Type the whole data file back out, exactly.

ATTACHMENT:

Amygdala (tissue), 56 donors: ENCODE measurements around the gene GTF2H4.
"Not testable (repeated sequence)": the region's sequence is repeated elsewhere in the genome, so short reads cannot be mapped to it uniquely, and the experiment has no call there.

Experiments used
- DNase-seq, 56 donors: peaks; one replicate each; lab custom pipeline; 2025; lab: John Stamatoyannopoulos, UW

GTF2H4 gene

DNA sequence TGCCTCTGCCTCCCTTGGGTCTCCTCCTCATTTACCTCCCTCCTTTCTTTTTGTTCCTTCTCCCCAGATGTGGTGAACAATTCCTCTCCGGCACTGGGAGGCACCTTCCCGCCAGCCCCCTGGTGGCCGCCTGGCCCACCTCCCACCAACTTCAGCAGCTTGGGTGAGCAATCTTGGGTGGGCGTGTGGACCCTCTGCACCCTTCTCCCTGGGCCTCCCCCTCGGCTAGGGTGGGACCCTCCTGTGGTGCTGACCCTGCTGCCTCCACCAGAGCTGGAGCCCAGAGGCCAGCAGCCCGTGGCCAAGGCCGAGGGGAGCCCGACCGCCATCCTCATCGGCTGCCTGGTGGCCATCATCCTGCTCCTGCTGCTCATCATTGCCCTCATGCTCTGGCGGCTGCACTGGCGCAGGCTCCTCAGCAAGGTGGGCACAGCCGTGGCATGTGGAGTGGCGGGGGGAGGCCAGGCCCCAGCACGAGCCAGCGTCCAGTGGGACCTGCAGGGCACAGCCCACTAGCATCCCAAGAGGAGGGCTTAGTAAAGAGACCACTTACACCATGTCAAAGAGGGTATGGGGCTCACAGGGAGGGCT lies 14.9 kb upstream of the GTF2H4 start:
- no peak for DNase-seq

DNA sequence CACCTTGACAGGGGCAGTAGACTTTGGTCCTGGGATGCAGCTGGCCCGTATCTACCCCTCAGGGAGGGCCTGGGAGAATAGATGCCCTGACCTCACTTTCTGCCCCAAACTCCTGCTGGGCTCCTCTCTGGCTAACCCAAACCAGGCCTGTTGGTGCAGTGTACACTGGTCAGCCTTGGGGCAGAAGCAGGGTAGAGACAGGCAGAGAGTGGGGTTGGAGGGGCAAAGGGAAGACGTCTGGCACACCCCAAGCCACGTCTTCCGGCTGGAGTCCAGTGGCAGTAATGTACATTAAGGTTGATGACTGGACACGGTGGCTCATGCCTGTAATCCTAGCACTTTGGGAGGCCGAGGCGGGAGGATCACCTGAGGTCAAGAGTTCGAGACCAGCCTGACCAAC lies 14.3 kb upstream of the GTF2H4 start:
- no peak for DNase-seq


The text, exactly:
Amygdala (tissue), 56 donors: ENCODE measurements around the gene GTF2H4.
"Not testable (repeated sequence)": the region's sequence is repeated elsewhere in the genome, so short reads cannot be mapped to it uniquely, and the experiment has no call there.

Experiments used
- DNase-seq, 56 donors: peaks; one replicate each; lab custom pipeline; 2025; lab: John Stamatoyannopoulos, UW

GTF2H4 gene

DNA sequence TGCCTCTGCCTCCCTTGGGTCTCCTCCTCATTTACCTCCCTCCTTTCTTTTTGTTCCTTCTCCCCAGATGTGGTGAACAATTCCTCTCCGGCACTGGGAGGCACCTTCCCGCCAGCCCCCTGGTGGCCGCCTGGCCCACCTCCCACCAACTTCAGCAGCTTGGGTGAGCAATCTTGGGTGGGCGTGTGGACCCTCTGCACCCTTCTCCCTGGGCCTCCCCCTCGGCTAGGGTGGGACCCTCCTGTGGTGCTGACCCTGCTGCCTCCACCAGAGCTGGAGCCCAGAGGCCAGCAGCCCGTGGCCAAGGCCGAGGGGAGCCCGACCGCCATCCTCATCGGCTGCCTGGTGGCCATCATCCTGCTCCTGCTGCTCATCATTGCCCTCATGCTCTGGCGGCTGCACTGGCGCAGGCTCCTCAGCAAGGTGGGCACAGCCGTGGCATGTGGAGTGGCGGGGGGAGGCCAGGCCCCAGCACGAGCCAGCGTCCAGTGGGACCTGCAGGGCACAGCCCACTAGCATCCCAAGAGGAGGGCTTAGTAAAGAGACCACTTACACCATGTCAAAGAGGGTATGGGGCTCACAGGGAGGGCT lies 14.9 kb upstream of the GTF2H4 start:
- no peak for DNase-seq

DNA sequence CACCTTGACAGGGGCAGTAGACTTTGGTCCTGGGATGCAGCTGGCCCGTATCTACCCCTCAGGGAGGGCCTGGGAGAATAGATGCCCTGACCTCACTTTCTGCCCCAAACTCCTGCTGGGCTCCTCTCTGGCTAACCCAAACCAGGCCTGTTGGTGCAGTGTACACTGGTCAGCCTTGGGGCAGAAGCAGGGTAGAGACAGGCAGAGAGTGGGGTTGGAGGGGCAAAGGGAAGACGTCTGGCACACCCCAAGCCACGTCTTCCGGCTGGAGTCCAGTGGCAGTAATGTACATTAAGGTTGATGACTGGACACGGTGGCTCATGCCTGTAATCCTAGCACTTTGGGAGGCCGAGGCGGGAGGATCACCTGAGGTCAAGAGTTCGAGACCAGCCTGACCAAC lies 14.3 kb upstream of the GTF2H4 start:
- no peak for DNase-seq